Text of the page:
Players are seen to be setting a bad example when they are out drinking, partying at clubs or simply having harmless fun. In many cases, footballers, and on a broader scale celebrities, are not allowed to be themselves, or rather they are not allowed to be human.
Just this week a video of an intoxicated Kaizer Chiefs captain Itumeleng Khune went viral on social media, sparking a lot of debate about how players should live their lives. There were those who criticised him for being under the influence of alcohol, while others were on his side, asking why sports stars can’t also have fun, like those who work in different industries.
Sportsmen and women are meant to live healthy lives, it goes without saying, but having fun off the pitch responsibility and in a way that won’t affect the way you train and play on match day should be allowed. Khune, for example, has been one of the most consistent players in the PSL for over 10 years, playing for both his club and the senior national team Bafana Bafana.
SuperSport United defender Morgan Gould, a former teammate of Khune at Chiefs, has given his thoughts on the matter. On Tuesday Gould posted a picture of himself having a drink and he feels there were already people who were judging him for that.
Gould is a player who enjoys spending time with friends and having a drink here and there, but this has never affected him at work. He goes to training and is ready to deliver on match day.
While there are players who have let alcohol destroy their careers, there are those who just want to let their hair down with a drink after a game or those who want to go to a club and down a few cold ones, which should not be considered a problem.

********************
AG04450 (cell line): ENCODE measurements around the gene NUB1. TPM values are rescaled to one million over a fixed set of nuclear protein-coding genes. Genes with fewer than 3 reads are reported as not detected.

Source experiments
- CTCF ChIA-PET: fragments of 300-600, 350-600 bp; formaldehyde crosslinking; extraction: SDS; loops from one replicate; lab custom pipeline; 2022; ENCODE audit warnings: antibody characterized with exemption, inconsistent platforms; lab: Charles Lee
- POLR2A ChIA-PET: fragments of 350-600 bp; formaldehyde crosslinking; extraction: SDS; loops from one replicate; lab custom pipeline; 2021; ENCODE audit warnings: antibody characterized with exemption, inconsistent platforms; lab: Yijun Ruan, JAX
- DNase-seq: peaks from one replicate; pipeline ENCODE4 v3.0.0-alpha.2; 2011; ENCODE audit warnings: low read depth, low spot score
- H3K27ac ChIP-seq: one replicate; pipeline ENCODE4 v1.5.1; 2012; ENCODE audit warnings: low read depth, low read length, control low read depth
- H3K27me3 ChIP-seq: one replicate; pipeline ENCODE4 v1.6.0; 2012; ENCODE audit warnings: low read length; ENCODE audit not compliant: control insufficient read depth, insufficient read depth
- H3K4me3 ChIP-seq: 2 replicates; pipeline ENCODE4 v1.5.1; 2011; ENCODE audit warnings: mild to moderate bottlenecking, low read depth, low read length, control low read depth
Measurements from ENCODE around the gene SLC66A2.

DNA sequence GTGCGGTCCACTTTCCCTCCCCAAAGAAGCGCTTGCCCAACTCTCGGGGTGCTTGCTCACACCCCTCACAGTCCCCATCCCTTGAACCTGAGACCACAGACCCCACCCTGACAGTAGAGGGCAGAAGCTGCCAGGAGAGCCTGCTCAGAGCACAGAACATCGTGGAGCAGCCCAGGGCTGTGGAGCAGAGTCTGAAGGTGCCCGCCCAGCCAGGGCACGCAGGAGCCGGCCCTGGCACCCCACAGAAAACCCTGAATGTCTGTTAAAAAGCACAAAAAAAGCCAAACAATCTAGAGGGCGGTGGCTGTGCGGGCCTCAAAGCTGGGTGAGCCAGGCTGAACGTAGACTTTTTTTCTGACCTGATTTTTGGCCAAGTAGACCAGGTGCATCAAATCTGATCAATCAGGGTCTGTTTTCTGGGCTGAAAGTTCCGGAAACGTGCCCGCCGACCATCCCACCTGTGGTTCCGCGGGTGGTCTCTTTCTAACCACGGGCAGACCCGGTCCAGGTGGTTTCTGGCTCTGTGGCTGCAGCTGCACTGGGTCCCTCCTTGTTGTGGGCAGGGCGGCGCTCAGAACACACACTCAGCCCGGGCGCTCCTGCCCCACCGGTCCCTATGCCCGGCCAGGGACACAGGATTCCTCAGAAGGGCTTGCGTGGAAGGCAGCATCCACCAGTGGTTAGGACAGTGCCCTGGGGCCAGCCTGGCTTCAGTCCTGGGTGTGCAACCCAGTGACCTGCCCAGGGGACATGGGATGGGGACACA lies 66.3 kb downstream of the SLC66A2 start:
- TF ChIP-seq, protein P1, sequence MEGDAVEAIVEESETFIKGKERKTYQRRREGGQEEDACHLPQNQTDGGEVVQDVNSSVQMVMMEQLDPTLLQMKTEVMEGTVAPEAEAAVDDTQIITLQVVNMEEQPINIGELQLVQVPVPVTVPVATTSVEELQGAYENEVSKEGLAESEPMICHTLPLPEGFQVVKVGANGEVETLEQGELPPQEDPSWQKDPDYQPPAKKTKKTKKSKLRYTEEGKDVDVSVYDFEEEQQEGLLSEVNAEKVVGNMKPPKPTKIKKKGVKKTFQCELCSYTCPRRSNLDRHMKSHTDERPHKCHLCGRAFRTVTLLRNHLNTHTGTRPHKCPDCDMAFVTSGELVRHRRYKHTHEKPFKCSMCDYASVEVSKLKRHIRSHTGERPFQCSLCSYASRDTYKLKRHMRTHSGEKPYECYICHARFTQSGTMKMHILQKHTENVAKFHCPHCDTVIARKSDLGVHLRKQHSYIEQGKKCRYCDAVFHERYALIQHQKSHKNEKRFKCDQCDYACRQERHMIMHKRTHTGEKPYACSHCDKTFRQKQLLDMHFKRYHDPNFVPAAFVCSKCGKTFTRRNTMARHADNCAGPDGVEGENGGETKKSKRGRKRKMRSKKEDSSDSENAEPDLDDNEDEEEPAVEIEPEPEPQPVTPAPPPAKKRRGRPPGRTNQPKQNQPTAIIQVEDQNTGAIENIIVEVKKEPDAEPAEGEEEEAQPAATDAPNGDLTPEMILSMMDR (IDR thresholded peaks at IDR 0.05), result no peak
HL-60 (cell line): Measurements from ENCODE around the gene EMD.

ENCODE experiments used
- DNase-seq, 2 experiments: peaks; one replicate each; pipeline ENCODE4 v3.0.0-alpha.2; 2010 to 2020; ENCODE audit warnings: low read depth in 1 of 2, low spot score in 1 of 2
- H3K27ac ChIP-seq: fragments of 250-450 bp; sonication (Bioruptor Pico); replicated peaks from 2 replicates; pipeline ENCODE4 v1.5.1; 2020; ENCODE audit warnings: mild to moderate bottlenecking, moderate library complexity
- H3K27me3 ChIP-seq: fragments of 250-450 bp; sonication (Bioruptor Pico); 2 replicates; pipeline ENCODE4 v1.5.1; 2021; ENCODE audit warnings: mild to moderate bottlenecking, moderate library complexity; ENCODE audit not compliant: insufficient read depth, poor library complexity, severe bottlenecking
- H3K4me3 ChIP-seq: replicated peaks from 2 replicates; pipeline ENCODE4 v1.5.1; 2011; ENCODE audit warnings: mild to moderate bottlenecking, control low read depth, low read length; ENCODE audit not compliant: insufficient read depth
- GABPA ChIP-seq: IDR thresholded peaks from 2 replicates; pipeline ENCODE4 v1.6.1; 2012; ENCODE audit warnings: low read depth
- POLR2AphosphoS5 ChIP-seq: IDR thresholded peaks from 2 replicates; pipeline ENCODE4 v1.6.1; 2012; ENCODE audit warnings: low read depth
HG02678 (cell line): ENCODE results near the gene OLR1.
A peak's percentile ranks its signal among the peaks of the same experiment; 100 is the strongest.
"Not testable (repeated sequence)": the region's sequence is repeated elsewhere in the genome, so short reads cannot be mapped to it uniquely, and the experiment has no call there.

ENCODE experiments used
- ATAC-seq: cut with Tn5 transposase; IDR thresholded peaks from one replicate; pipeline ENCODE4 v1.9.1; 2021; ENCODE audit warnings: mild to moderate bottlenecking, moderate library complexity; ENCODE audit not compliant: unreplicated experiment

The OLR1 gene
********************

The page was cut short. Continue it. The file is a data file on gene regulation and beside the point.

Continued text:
“Firstly it goes to the mentality of the supporters. Supporters are the backbone of this industry. We appreciate and acknowledge that they want us to live clean, straightforward lives. If you look at the rugby guys and how they live, they protect one another. You’d never see two or three articles of rugby players doing bad. I know they do bad. I’ve got rugby friends and I’ve got cricket friends. They do everything that we do," Gould tells KickOff.com.
“They are sports people at the end of the day, but they protect themselves so well that it is not put out in the media. They make it a point that they do not shame one another. They stand together, so I think it’s a mindset change that we need to go through.
“I posted a picture of myself [on Instagram] having a Heineken and already I could say some idiot out there was saying to me ‘I hope you are also not going to say you are going to buy out the bar’. I mean people are just having fun, it’s not harming anybody. My former teammate [Khune] was just having a joke and a laugh and someone happened to capture that part, not knowing the gist of the story. I hope it changes.
“Look at the rugby guys. Immediately after the game they go out and have a drink and whatever. Monday morning they are there at training. People are being hard on us [black people]. For me it’s black-on-black violence and we need to stop that. Let’s love and support one another. If you feel that I am doing bad, then advise me. Don’t trash me. If you trash me you are not helping me. The next thing I am going to hate you.”